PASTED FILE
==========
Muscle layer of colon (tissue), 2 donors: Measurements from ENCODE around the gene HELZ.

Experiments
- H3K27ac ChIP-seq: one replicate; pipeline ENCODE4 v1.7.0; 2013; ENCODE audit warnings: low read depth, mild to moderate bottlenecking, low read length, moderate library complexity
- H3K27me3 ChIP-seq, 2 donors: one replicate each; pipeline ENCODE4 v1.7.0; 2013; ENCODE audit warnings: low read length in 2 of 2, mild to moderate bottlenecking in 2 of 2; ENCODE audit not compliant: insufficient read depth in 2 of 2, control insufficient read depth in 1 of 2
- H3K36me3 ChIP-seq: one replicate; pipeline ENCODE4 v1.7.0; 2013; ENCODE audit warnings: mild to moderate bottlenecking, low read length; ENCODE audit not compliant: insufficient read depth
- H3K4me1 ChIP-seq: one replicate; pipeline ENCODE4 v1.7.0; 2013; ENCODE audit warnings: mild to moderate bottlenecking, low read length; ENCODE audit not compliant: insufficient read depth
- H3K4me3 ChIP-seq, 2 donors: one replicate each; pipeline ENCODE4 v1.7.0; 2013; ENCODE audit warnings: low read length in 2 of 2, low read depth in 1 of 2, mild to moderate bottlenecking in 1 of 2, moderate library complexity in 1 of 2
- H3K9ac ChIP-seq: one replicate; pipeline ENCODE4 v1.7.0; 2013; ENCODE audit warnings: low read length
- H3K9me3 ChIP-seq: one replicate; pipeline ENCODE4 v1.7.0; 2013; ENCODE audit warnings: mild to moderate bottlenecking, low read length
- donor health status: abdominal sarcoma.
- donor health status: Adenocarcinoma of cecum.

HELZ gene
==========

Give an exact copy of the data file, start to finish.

Muscle layer of colon (tissue), 2 donors: Measurements from ENCODE around the gene HELZ.

Experiments
- H3K27ac ChIP-seq: one replicate; pipeline ENCODE4 v1.7.0; 2013; ENCODE audit warnings: low read depth, mild to moderate bottlenecking, low read length, moderate library complexity
- H3K27me3 ChIP-seq, 2 donors: one replicate each; pipeline ENCODE4 v1.7.0; 2013; ENCODE audit warnings: low read length in 2 of 2, mild to moderate bottlenecking in 2 of 2; ENCODE audit not compliant: insufficient read depth in 2 of 2, control insufficient read depth in 1 of 2
- H3K36me3 ChIP-seq: one replicate; pipeline ENCODE4 v1.7.0; 2013; ENCODE audit warnings: mild to moderate bottlenecking, low read length; ENCODE audit not compliant: insufficient read depth
- H3K4me1 ChIP-seq: one replicate; pipeline ENCODE4 v1.7.0; 2013; ENCODE audit warnings: mild to moderate bottlenecking, low read length; ENCODE audit not compliant: insufficient read depth
- H3K4me3 ChIP-seq, 2 donors: one replicate each; pipeline ENCODE4 v1.7.0; 2013; ENCODE audit warnings: low read length in 2 of 2, low read depth in 1 of 2, mild to moderate bottlenecking in 1 of 2, moderate library complexity in 1 of 2
- H3K9ac ChIP-seq: one replicate; pipeline ENCODE4 v1.7.0; 2013; ENCODE audit warnings: low read length
- H3K9me3 ChIP-seq: one replicate; pipeline ENCODE4 v1.7.0; 2013; ENCODE audit warnings: mild to moderate bottlenecking, low read length
- donor health status: abdominal sarcoma.
- donor health status: Adenocarcinoma of cecum.

HELZ gene